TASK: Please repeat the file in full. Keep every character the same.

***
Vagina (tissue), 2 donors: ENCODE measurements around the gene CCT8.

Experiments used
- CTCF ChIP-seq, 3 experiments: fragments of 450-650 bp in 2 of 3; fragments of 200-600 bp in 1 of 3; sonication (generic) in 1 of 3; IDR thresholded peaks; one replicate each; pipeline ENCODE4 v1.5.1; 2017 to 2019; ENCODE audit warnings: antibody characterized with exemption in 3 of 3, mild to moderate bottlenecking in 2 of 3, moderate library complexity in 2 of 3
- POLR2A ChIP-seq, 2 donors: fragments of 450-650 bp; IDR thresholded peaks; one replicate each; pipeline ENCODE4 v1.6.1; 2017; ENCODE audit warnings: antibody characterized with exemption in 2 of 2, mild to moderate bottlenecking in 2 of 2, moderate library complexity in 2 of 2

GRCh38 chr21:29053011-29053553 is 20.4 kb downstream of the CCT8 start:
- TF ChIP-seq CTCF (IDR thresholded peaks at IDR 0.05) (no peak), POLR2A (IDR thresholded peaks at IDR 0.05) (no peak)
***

Vagina (tissue), 2 donors: ENCODE measurements around the gene CCT8.

Experiments used
- CTCF ChIP-seq, 3 experiments: fragments of 450-650 bp in 2 of 3; fragments of 200-600 bp in 1 of 3; sonication (generic) in 1 of 3; IDR thresholded peaks; one replicate each; pipeline ENCODE4 v1.5.1; 2017 to 2019; ENCODE audit warnings: antibody characterized with exemption in 3 of 3, mild to moderate bottlenecking in 2 of 3, moderate library complexity in 2 of 3
- POLR2A ChIP-seq, 2 donors: fragments of 450-650 bp; IDR thresholded peaks; one replicate each; pipeline ENCODE4 v1.6.1; 2017; ENCODE audit warnings: antibody characterized with exemption in 2 of 2, mild to moderate bottlenecking in 2 of 2, moderate library complexity in 2 of 2

GRCh38 chr21:29053011-29053553 is 20.4 kb downstream of the CCT8 start:
- TF ChIP-seq CTCF (IDR thresholded peaks at IDR 0.05) (no peak), POLR2A (IDR thresholded peaks at IDR 0.05) (no peak)